Saturday, November 10, 2007

Toilet Selection


We are not talking about endangered feces either; this most appealing subject tends to arouse interest and eventual guffawing. We have been blessed with the most accommodating dung management site possible. To our amazement, we were able to install a gravity feed septic system (no power needed), with a drain field the size of a regulation horse shoe pit. Our soils drain beautifully, thus the idea of complicating the septic system with composting toilets or energy burdened systems did not need to play out. However, the subject is not over until you pick the toilet you wish to christen as your throne. Whew, you can not believe the level of detail you are faced with when picking this simple piece of bathroom hardware. Here’s what seems to matter most:

· Size of turd that can be flushed,

· Amount of water that it takes to flush,

· The probability of training the untrainable how to dual flush,

· How easy is it to cleaning,

· How loud is the flush,

· How high is the seat,

· How easy are they to keep from over flowing or otherwise malfunctioning,

· Are they reliable?

Takeaways from my research:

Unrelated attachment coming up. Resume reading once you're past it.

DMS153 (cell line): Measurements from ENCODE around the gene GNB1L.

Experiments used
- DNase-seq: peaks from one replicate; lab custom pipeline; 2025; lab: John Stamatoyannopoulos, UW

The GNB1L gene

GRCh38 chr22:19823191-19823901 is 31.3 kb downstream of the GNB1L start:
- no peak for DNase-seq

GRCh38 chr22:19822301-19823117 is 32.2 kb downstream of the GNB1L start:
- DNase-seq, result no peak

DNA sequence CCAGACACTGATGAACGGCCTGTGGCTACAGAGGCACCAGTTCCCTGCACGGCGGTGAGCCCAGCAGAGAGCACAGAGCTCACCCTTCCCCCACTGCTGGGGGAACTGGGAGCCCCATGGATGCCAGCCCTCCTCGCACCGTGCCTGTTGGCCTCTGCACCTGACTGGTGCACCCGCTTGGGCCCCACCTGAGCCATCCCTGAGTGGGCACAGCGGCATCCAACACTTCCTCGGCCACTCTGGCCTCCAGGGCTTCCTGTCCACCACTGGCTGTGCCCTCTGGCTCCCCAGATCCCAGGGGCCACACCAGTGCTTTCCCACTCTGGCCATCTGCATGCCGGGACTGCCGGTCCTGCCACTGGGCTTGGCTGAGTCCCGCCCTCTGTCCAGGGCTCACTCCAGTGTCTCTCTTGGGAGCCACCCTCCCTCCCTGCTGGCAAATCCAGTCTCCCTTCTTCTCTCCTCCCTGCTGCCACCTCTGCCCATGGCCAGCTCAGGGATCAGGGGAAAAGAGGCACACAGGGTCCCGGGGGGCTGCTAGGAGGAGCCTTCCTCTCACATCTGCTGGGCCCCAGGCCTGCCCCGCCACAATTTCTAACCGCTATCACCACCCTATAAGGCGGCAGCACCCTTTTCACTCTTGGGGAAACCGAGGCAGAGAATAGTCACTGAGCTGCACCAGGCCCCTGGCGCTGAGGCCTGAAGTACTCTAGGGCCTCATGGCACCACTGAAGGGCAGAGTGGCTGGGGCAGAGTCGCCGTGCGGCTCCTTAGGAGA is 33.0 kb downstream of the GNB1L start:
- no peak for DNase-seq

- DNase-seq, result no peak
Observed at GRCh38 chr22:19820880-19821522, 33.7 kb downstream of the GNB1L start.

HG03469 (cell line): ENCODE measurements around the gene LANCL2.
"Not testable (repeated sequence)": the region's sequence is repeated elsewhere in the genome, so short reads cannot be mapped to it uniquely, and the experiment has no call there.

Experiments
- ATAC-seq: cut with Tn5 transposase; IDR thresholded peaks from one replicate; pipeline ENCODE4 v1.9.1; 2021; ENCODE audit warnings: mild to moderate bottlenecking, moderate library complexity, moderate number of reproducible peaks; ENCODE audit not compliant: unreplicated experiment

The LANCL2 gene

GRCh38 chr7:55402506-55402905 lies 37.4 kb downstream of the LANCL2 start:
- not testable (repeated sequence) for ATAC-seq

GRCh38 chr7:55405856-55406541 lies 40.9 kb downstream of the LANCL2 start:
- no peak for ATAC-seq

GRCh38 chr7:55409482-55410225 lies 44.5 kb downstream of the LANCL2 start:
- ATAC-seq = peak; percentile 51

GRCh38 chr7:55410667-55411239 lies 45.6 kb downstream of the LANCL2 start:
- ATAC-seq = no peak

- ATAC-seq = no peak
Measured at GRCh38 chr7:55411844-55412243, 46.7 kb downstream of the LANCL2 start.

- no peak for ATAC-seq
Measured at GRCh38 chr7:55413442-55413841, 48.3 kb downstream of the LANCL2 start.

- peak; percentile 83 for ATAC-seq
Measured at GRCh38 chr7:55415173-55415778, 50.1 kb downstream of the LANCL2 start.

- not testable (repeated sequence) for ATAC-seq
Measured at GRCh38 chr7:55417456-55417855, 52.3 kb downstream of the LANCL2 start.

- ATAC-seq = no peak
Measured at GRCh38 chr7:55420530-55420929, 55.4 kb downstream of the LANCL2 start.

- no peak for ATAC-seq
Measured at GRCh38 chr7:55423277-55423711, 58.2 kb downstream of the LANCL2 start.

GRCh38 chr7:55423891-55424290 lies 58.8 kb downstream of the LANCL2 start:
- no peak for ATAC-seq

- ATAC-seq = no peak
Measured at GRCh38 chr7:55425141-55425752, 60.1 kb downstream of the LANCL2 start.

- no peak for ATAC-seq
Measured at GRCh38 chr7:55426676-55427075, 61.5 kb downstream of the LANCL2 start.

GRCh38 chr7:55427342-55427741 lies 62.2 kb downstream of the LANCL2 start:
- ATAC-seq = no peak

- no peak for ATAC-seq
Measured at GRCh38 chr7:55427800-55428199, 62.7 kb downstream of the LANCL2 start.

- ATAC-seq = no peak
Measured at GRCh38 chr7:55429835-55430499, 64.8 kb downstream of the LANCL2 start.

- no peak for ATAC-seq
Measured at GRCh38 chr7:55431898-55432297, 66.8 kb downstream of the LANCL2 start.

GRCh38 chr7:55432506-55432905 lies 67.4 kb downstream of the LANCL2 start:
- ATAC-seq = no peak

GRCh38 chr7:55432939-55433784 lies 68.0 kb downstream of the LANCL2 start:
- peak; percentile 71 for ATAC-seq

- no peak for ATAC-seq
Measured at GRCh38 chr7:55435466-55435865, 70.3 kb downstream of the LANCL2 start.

Yes indeed there are third party testing agencies that will rate whether toilets can truly flush a 100, 250, 500 or even a 1000 gram turd,

My brother flushes while he lays the big one to avoid unnecessary cleaning issues (he is in charge of this household chore),

No matter how much training occurs, the likelihood that Americans will understand a dual flush concept seems next to zip,

You can actually purchase a $5,000 dollar toilet. The amazing things it can do to your privates,

Extremely low flow toilets are making there way into the industry but there are still few choices, which is good and bad. Good because it limits the decision making, bad because it limit the decision making.

The winner was: Kohler’s 1.1 gallon highline pressure assisted high efficiency toilet.

I will post some of these rankings with this blog entry.

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